The average turnover rate since 2002 has stayed steady between three and four percent. Many businesses have far higher averages than that. Since 2008 an even worse problem with employee loyalty has steadily grown: people who quit and stay. I have been in many businesses where people are there only because they have nowhere else to go. Guess how productive those employees are.
I am constantly trying to improve my understanding of business, life and people. I have been getting into TED talks as of late. Hearing what brilliant minds are thinking, studying and observing has been helping me better define what I think, say and do. I just ran across Simon Sinek, talking about leadership.
I have numerous examples of the reverse of what Simon is saying. I have been in business after organization after corporation where people are being told what to do and how to do it. Almost without exception, they are not happy in their jobs. They are not motivated to work together, help their clients, or even just do their own job. The only exception occurs when I meet someone who has their own internal motivation for being there.
I just got back from working with a group on how to network to help them in their careers and an interesting idea came up. I was talking about putting in the time to build relationships with the people you work with and the people that you want to work with. After giving them tools to help them do this I asked, “What is the challenge in doing this?” To which I got the reply, “You would get less work done.”
I recently wrote about how one customer can do a world of damage if they are treated poorly. In that article I talked about how one upset customer, or one angry employee can now reach countless millions of people when they have a negative experience with your organization. I conjectured that as businesses, organizations and non-profits we would need to start focusing on the people as strongly as we have been focusing on the systems, or things would start to fall apart.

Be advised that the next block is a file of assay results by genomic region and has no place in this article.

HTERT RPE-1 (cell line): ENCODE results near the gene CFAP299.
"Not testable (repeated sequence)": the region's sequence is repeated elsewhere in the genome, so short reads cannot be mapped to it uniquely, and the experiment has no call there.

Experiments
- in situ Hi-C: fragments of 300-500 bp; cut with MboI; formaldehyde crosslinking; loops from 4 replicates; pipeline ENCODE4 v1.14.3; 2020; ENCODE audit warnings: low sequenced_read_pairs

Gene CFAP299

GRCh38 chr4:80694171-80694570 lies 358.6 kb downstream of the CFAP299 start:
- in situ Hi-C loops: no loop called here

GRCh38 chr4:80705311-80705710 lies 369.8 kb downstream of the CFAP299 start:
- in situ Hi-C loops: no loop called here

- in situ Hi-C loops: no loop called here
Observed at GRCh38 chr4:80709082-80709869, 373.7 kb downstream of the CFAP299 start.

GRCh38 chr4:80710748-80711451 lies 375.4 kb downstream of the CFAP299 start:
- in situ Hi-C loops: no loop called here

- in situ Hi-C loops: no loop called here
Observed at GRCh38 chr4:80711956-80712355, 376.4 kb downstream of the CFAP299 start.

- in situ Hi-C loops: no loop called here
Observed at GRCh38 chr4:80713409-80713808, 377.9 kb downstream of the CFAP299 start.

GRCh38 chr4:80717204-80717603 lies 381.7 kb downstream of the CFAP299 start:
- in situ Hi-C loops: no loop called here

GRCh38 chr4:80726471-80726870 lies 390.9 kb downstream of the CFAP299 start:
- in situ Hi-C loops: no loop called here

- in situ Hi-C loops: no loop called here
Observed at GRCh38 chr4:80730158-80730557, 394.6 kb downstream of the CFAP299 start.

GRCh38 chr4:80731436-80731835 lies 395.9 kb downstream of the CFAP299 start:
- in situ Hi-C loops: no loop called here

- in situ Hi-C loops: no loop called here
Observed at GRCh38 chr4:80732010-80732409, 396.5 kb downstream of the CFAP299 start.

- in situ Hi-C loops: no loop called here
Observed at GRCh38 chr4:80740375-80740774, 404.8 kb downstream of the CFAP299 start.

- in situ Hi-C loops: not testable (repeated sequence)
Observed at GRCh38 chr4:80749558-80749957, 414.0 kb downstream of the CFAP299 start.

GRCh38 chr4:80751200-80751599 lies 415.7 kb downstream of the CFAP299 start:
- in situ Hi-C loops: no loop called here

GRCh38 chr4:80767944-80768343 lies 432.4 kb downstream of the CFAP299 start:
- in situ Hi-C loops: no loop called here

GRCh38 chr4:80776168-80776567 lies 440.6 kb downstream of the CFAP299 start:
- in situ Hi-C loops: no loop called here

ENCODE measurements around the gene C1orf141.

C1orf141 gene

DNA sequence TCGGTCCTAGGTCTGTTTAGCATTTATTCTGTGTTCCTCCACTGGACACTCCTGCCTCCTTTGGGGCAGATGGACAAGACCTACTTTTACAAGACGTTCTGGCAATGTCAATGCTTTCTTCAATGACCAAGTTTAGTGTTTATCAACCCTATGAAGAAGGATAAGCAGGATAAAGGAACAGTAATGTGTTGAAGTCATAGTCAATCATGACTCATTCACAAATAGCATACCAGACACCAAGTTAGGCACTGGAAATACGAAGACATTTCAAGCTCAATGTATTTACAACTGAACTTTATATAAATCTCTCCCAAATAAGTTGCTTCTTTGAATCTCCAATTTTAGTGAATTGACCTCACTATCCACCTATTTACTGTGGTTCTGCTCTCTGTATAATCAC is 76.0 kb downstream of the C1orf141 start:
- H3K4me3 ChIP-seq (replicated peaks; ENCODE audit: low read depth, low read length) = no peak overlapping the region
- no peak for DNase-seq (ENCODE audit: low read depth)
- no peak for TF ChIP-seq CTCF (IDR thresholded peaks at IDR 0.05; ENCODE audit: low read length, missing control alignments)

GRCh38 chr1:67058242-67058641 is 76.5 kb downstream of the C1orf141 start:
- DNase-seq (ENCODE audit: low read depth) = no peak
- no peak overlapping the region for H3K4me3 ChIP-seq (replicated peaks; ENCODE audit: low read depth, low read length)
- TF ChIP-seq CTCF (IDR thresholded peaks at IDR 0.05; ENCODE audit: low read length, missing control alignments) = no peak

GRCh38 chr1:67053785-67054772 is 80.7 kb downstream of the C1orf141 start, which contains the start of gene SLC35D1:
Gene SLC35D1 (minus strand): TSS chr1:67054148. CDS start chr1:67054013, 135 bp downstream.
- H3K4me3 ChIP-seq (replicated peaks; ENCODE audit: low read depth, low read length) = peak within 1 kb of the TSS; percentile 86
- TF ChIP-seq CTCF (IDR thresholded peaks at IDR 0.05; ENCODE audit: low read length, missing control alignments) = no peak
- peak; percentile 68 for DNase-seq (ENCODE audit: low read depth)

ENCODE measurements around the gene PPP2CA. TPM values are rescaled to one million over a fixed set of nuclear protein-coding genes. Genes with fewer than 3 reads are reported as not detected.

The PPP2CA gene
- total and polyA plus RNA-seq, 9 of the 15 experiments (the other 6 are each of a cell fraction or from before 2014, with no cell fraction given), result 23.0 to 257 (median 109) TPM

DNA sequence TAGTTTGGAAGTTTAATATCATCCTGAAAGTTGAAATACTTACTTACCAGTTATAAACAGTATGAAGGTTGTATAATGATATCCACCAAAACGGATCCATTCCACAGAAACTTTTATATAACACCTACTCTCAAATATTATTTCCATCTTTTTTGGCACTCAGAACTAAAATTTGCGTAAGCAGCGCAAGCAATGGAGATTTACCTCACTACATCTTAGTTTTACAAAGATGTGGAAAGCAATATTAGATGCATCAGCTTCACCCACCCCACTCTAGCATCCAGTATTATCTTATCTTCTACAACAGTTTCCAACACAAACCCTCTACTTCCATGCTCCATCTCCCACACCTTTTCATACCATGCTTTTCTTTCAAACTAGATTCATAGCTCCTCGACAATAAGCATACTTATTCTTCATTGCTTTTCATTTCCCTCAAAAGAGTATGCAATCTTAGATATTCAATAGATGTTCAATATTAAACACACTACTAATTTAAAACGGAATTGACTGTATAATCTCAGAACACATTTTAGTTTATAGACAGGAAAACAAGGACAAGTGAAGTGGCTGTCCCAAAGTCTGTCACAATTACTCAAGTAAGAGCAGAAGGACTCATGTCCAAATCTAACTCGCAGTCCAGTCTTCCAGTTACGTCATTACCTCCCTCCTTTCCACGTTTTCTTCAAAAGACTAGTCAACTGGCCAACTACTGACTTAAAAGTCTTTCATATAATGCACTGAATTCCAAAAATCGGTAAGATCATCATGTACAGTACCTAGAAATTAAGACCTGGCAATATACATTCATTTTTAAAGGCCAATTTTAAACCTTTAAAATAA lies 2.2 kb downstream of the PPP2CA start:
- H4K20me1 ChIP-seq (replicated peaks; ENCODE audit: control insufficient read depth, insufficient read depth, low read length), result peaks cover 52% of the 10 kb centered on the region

Last week I gave you a tool to help your people be better decision makers. Today I will follow that up with a tool to help you and your organization make fully informed decisions more quickly. This is a decision making tool called the criteria method.
The criteria method can be broken down into two parts:
Absolutes: Criteria that must be met and cannot be prioritized.
Desirables: Criteria that we would like included.
You are trying to get your work done, when one of your employees gives you a call. You find yourself pulled in to their issue. This is what you are supposed to do. You are there for them. You finally get their issue resolved, and back to your project when another employee stops in to discuss an issue that they are having. This one ends up taking the rest of your day and you have to stay late because you are responsible for getting your work done on time as well. Does this sound like a normal day for you?
It is not everyday that a billionaire tells the world about you, so today I get to toot my own horn. Wednesday night on the CBS show “Person to Person” Warren Buffett was profiled. He walked the audience through his office and discussed the things there that were important to him. I will let him do the talking instead of me:
Skip to minute 6:00 if you only want to hear the part about Dale Carnegie. (I would recommend watching the whole thing though as he talks about his philosophy of investing throughout.)